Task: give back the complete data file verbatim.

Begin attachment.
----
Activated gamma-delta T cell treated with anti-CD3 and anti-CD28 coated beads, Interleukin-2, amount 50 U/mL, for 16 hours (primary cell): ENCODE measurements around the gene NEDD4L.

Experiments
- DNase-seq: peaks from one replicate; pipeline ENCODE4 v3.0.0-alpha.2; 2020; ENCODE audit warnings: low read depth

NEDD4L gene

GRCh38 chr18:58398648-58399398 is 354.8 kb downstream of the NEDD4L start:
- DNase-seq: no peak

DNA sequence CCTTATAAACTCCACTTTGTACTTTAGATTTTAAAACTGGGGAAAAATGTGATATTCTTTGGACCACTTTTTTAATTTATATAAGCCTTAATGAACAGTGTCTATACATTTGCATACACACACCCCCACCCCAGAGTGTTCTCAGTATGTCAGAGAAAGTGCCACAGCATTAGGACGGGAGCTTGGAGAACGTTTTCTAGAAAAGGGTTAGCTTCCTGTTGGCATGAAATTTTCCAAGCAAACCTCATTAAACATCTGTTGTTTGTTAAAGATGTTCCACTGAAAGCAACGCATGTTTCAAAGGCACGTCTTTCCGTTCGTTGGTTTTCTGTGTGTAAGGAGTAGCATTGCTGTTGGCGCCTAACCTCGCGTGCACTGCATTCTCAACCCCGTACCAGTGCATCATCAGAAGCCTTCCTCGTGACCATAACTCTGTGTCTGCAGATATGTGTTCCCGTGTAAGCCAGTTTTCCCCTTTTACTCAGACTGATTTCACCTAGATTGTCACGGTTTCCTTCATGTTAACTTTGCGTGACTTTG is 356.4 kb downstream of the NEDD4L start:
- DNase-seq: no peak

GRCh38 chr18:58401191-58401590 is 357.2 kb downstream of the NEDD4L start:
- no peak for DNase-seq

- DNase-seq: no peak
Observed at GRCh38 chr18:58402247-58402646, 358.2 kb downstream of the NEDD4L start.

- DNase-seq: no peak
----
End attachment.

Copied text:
Activated gamma-delta T cell treated with anti-CD3 and anti-CD28 coated beads, Interleukin-2, amount 50 U/mL, for 16 hours (primary cell): ENCODE measurements around the gene NEDD4L.

Experiments
- DNase-seq: peaks from one replicate; pipeline ENCODE4 v3.0.0-alpha.2; 2020; ENCODE audit warnings: low read depth

NEDD4L gene

GRCh38 chr18:58398648-58399398 is 354.8 kb downstream of the NEDD4L start:
- DNase-seq: no peak

DNA sequence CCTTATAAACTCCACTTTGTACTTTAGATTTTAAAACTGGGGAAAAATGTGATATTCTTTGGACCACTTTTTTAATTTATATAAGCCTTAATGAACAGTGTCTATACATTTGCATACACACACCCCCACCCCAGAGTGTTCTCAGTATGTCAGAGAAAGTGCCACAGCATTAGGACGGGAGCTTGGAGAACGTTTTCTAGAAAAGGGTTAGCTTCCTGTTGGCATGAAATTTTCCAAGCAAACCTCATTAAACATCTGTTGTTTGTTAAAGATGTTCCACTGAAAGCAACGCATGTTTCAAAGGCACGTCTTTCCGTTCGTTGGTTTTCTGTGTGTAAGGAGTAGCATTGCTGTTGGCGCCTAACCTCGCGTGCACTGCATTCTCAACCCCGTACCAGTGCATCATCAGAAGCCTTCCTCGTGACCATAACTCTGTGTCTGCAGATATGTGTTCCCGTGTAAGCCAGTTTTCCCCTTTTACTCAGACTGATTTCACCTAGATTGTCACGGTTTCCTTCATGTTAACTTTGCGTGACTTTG is 356.4 kb downstream of the NEDD4L start:
- DNase-seq: no peak

GRCh38 chr18:58401191-58401590 is 357.2 kb downstream of the NEDD4L start:
- no peak for DNase-seq

- DNase-seq: no peak
Observed at GRCh38 chr18:58402247-58402646, 358.2 kb downstream of the NEDD4L start.

- DNase-seq: no peak